• On mobile devices, One Tap will close automatically after a short time if the user do not interact with it.

After understanding the "flow", lets get the Google One Tap to display in our page.

Displaying Google One Tap

In order to display Google One tap we can choose between JS and HTML. In my case I prefer to use JS and handle the logic there, but choose whatever fits you the most.

It is also important to choose if we will want to handle the response in the client side or in the server side. I will cover both in this post.

Handling the response in client side

When handling the response in client side, a JS function will be triggered when the flow is completed. We can achieve this in HTML+JS or only JS as said above.

In JS (see comments inside for more information):

function handleCredentialResponse(response) {
  // Here we can do whatever process with the response we want
  // Note that response.credential is a JWT ID token
  console.log("Encoded JWT ID token: " + response.credential);
}
window.onload = function () {
  google.accounts.id.initialize({
    client_id: "YOUR_GOOGLE_CLIENT_ID", // Replace with your Google Client ID
    callback: handleCredentialResponse // We choose to handle the callback in client side, so we include a reference to a function that will handle the response
  });
  // You can skip the next instruction if you don't want to show the "Sign-in" button
  google.accounts.id.renderButton(
    document.getElementById("buttonDiv"), // Ensure the element exist and it is a div to display correcctly
    { theme: "outline", size: "large" }  // Customization attributes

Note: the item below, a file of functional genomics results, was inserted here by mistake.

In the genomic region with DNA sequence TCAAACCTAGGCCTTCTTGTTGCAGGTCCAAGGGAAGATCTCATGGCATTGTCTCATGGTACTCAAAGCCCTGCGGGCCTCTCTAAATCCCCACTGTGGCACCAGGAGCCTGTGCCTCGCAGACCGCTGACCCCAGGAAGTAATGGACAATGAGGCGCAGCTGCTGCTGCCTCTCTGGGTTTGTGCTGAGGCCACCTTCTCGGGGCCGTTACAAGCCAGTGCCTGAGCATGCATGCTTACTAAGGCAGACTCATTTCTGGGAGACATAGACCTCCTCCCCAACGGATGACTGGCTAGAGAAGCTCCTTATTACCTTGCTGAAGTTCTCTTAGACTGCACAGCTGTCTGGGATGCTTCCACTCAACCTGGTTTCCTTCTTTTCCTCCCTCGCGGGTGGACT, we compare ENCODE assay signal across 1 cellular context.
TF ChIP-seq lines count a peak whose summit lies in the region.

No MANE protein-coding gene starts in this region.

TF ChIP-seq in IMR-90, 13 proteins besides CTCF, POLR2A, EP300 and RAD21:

);
  google.accounts.id.prompt(); // Display the One Tap dialog
}
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In HTML:

<script>
function handleCredentialResponse(response) {
  // Here we can do whatever process with the response we want
  // Note that response.credential is a JWT ID token
  console.log("Encoded JWT ID token: " + response.credential);
}
</script>
<div id="g_id_onload"
     data-client_id="YOUR_GOOGLE_CLIENT_ID"
     data-callback="handleCredentialResponse"
     data-your_own_param_1_to_login="any_value"
     data-your_own_param_2_to_login="any_value">
</div>
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Including this HTML code in our pages will make Google One Tap prompt when the client library of Google loads. We will have to replace YOUR_GOOGLE_CLIENT_ID with our client id and the data-callback attribute value with our JS function which Google will trigger to perform a callback (this a client-side approach). Additionally, we can specify custom data as the data-your_own_param_1_to_login and data-your_own_param_2_to_login attributes, which will be sent to the callback function.